Iran Engaging in Economic Warfare With Yemen?

by Armin Baldwin

Just over a week ago, the United States’ Treasury Department’s Office of Foreign Assets Control identified several entities and individuals that have links to an operation being led by the Iran’s Islamic Revolutionary Guard Corps (IRGC) Quds force. The department that is in charge of enforcing sanctions has also designated the entities and individuals.The operation involved printing hundreds of millions of dollars worth of Yemeni currency using equipment from Europe. No more details about the plot were given, but it is expected that policymakers will keep a close eye on what Iran is doing.

Experts have recommended that the US pays heed to the possibility of Iran using economic warfare to destabilise the economy of another nation.

It is also recommended that the situation between the European Union and the Quds force is monitored. If the EU gets involved but does not react appropriately, there is the possibility that the IRGC becomes even more emboldened.

The IRGC’s Quds force was printing Yemeni money for a reason. Since the Yemeni civil war started over two years ago, its government has been weakened to such an extent that it is currently unable to deal with a scheme this size. It has been theorised that Iran was involved in this scheme in an attempt to destabilise Yemen’s currency with an inflation increase.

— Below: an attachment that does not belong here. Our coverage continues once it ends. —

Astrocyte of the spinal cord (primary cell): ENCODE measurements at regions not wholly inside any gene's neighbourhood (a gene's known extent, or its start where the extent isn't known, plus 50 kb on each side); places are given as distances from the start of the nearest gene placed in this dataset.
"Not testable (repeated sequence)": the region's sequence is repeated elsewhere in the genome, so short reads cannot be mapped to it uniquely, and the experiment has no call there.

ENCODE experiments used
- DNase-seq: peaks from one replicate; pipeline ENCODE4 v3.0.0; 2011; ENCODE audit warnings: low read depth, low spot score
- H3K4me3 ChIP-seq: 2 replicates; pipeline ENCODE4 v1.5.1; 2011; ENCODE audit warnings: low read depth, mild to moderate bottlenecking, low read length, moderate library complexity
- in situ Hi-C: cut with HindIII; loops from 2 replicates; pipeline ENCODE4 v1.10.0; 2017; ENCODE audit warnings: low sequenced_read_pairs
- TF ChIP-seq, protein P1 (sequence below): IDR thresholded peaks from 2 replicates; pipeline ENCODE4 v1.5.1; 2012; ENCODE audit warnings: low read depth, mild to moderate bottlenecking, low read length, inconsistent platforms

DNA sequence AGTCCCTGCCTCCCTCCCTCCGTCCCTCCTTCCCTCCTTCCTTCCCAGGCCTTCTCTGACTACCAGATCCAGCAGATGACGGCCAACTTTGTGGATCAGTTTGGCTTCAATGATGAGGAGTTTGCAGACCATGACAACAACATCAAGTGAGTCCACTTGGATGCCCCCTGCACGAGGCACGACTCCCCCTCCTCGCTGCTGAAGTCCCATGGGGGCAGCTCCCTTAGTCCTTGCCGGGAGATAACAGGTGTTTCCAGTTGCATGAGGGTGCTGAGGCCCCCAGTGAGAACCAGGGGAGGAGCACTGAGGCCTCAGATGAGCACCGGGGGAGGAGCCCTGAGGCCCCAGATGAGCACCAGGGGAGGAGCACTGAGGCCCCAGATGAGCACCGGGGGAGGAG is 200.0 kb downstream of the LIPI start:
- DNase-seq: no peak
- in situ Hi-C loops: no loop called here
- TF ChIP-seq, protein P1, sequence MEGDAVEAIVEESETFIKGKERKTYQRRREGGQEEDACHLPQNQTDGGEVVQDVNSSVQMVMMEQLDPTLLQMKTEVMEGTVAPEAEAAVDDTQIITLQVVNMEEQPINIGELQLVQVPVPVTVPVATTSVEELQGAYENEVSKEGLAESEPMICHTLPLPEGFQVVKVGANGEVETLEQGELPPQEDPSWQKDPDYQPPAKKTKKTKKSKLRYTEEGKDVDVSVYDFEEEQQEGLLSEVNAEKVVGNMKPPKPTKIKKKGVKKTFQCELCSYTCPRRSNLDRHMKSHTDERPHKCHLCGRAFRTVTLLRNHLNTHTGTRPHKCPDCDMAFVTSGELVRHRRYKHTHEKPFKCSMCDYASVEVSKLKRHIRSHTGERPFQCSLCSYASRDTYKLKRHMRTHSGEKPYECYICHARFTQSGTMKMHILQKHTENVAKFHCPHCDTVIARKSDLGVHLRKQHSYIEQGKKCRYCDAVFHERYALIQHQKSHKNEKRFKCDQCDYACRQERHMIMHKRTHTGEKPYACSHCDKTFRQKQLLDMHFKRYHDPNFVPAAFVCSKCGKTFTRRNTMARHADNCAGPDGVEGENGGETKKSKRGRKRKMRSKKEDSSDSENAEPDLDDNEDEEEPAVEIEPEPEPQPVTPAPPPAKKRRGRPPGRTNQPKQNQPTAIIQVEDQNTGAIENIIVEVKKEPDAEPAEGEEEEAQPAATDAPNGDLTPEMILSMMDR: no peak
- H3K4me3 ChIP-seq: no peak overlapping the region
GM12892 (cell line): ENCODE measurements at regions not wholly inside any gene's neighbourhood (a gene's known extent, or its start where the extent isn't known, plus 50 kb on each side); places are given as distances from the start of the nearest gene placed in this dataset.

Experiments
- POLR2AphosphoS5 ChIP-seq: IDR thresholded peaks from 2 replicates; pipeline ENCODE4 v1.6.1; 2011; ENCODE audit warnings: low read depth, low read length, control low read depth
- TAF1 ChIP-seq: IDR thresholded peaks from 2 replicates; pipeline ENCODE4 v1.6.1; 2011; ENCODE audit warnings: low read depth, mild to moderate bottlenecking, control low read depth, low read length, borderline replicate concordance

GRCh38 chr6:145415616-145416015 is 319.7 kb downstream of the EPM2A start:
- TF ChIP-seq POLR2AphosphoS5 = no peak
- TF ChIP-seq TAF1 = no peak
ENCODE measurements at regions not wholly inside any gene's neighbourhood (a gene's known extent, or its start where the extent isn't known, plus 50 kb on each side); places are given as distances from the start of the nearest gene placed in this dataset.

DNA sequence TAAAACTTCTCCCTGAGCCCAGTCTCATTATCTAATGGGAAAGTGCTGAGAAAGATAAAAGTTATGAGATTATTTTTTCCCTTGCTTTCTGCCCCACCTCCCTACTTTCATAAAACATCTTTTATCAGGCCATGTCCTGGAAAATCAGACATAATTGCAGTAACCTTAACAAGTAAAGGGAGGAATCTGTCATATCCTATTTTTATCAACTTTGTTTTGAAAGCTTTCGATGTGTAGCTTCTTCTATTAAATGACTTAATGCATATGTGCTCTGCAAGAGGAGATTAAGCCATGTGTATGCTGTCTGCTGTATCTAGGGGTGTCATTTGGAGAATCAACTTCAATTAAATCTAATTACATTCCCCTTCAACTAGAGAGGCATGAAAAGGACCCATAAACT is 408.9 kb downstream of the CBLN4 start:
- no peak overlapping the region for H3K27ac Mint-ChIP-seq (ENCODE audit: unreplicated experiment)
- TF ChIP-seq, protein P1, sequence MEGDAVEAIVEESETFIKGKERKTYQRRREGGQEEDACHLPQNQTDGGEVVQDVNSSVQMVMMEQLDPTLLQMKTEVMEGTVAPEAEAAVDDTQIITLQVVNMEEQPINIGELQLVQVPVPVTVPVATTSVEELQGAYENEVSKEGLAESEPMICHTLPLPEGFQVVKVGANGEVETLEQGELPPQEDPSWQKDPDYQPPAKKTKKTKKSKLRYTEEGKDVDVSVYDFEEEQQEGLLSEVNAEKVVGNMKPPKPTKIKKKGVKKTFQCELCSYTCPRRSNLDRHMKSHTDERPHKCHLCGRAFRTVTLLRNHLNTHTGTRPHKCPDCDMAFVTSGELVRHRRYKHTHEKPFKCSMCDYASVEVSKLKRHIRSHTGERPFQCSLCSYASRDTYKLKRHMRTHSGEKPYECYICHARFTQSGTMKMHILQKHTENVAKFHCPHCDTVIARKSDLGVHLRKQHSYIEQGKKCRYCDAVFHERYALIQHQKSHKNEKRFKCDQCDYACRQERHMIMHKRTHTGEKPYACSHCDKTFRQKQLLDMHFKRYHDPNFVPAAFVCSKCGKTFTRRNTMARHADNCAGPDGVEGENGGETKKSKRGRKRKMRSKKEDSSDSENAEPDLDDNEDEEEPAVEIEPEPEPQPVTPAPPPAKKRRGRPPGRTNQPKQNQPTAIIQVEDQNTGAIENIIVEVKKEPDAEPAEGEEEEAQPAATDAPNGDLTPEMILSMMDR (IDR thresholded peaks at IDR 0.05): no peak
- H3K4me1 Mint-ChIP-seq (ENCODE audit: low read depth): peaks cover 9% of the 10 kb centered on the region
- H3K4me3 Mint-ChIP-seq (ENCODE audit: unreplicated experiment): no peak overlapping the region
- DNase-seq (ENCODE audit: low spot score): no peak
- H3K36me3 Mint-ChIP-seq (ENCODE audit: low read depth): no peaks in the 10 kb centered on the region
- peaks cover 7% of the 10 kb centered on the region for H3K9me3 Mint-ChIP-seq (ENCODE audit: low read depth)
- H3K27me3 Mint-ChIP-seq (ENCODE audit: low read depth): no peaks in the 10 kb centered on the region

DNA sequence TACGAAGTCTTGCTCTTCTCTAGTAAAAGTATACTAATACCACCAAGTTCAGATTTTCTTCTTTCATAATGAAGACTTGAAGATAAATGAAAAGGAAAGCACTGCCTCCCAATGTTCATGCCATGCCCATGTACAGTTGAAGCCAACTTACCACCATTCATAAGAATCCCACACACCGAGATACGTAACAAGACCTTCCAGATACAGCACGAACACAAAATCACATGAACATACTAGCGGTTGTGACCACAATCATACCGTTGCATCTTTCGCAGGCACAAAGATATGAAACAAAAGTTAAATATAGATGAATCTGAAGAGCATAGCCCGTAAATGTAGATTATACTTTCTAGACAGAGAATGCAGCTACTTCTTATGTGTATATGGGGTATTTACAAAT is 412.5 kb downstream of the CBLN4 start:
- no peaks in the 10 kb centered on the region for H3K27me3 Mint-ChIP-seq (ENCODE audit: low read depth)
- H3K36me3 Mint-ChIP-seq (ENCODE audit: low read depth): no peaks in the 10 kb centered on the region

Iran is no stranger to economic warfare and it has been involved in counterfeiting in the past. During the nineties it was linked to a scheme that involved counterfeiting in Iraq. Counterfeit money flooded the Iraqi economy which resulted in an increase in inflation and a destabilisation of the economy. Recent events indicate that it plans to do the same in Yemen.

The US Treasury Department revealed that European equipment was central to the plot and it was obtained with the use of front companies in Germany to bypass export controls.

It really must be taken into account the fact that Iran is able to use front companies to get things illicitly. This should be carefully considered in terms of reintegration efforts with the Islamic Republic.

During the first 6 months of this year, there was more than a ninety percent increase in trade between Europe and Iran compared to the same period in 2016. The new trade is worth billions of euros so European companies do not want their governments to apply further sanctions to Iran for fear of affecting this trade.

However, Iran pursues many of its terrorist activities with cash, and the fact that German companies have been involved in the Yemeni currency counterfeiting plot means that the probability of the Trump administration calling on EU governments to sanction the Revolutionary Guards is quite high.

If Europe fails to respond, the IRGC will see this as a green light to continue. It knows that the EU does not want to lose out on trade. Sanctions on those involved with the counterfeiting plot should go further than just stopping a plot. It is essential for the US and the EU to put a firm end to Iran’s belligerence and to stop its next step before it is made.